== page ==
In the meditation, my grandmother appeared and she was dancing. (She had been in a wheelchair the last years of her life.) She seemed so vibrant. She was laughing, and then she placed a purple stole over my shoulders. I knew she was passing her mantle on to me. After years of struggling with the United Methodist’s exclusion of very talented gays and lesbians, I decided I needed to do something with my MDiv and take a chance that serving a church was right for me. I was going to be ordained the following month. Receiving the mantle from my beloved grandmother was a powerful moment on my journey. The following month, I stood to be ordained as we sang, “Here I am, Lord. Is it I, Lord? I have heard you calling in the night. I will go Lord, if you lead me. I will hold your people in my heart.” I could feel her with me as a stole was placed over my shoulders and I took vows.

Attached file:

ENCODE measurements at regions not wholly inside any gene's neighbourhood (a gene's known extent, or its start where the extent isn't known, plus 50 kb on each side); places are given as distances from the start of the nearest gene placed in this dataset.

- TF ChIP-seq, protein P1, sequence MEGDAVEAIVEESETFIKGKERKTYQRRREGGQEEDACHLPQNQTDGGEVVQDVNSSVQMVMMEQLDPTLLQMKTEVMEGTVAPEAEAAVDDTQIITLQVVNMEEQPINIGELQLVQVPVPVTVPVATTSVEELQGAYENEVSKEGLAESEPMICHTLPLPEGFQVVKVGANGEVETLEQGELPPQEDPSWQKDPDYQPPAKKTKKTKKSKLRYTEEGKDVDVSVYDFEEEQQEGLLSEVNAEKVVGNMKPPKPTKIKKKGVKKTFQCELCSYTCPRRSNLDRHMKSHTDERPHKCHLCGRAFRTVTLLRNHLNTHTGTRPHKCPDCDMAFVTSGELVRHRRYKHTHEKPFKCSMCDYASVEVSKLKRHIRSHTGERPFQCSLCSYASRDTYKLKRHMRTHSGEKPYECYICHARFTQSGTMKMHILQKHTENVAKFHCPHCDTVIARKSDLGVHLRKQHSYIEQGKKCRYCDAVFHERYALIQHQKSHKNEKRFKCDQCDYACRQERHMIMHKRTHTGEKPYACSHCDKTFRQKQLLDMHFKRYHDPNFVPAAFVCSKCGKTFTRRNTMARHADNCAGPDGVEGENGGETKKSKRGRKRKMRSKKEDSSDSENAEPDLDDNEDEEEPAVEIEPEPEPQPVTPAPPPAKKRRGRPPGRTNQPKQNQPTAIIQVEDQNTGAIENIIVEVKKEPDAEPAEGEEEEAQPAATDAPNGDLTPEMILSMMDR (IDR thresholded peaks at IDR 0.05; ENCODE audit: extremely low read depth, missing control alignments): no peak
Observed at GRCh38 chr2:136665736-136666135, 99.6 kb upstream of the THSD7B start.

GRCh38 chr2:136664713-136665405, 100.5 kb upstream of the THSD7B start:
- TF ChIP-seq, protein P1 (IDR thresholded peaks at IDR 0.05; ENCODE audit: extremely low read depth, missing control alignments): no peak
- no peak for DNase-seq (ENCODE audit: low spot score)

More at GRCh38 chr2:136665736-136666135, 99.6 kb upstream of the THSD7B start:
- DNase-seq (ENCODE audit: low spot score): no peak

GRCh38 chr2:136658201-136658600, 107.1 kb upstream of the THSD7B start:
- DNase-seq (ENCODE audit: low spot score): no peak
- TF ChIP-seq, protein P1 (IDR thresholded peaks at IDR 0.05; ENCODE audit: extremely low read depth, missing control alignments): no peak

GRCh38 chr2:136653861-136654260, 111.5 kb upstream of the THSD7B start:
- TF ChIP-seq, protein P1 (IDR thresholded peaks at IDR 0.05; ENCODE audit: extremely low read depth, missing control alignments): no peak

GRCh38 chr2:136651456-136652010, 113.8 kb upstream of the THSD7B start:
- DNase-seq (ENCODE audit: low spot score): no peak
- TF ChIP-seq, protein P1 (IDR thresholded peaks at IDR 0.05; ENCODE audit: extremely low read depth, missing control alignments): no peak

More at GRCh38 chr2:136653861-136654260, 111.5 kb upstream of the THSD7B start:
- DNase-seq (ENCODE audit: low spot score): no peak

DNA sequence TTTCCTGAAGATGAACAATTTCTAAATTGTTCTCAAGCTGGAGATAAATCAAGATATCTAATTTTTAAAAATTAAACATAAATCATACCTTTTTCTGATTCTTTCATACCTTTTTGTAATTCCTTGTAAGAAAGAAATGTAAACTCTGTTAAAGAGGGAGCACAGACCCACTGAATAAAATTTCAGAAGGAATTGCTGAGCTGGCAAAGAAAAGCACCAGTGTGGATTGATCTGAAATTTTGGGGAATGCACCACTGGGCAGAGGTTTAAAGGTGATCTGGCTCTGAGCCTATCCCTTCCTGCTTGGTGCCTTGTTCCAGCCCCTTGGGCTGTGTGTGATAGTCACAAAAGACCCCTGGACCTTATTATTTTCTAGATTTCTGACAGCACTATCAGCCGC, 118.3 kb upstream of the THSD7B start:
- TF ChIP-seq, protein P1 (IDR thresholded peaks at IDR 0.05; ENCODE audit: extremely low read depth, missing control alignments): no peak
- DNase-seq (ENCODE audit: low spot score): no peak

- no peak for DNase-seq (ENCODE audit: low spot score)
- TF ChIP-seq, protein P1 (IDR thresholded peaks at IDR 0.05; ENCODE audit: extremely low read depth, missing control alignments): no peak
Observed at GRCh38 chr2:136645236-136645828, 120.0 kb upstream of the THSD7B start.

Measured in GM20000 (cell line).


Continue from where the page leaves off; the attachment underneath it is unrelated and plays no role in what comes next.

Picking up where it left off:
There is a lot in our readings this morning about mantles being passed, following, and being guided by the Spirit. Neither Kings nor Luke glosses over the cost of discipleship and tries to make it look easy. Saying yes is only the beginning of faith. Stewardship is often defined as “everything we do after we say ‘I believe’”. Saying yes is the easy part; it is everything that comes afterward that is difficult. I have been reflecting on marriage as I work with some couples preparing to take those vows to one another. Anyone in a committed relationship understands that the vows are only the first step. Everything we do after we say, “I do” defines our relationship. As we are blessing various ministries this summer, we are asking for a commitment from those we commission. When the words, “I will” are said, those being commissioned turn and face outward to prepare for what comes after the words.